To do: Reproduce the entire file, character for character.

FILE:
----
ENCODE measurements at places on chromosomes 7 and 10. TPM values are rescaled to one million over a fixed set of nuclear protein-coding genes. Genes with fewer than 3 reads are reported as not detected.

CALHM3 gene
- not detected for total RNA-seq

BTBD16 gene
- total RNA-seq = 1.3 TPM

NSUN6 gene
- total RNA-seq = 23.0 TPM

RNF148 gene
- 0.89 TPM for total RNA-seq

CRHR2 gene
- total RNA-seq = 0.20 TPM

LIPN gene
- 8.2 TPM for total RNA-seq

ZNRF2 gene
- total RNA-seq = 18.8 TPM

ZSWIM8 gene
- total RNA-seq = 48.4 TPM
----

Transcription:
ENCODE measurements at places on chromosomes 7 and 10. TPM values are rescaled to one million over a fixed set of nuclear protein-coding genes. Genes with fewer than 3 reads are reported as not detected.

CALHM3 gene
- not detected for total RNA-seq

BTBD16 gene
- total RNA-seq = 1.3 TPM

NSUN6 gene
- total RNA-seq = 23.0 TPM

RNF148 gene
- 0.89 TPM for total RNA-seq

CRHR2 gene
- total RNA-seq = 0.20 TPM

LIPN gene
- 8.2 TPM for total RNA-seq

ZNRF2 gene
- total RNA-seq = 18.8 TPM

ZSWIM8 gene
- total RNA-seq = 48.4 TPM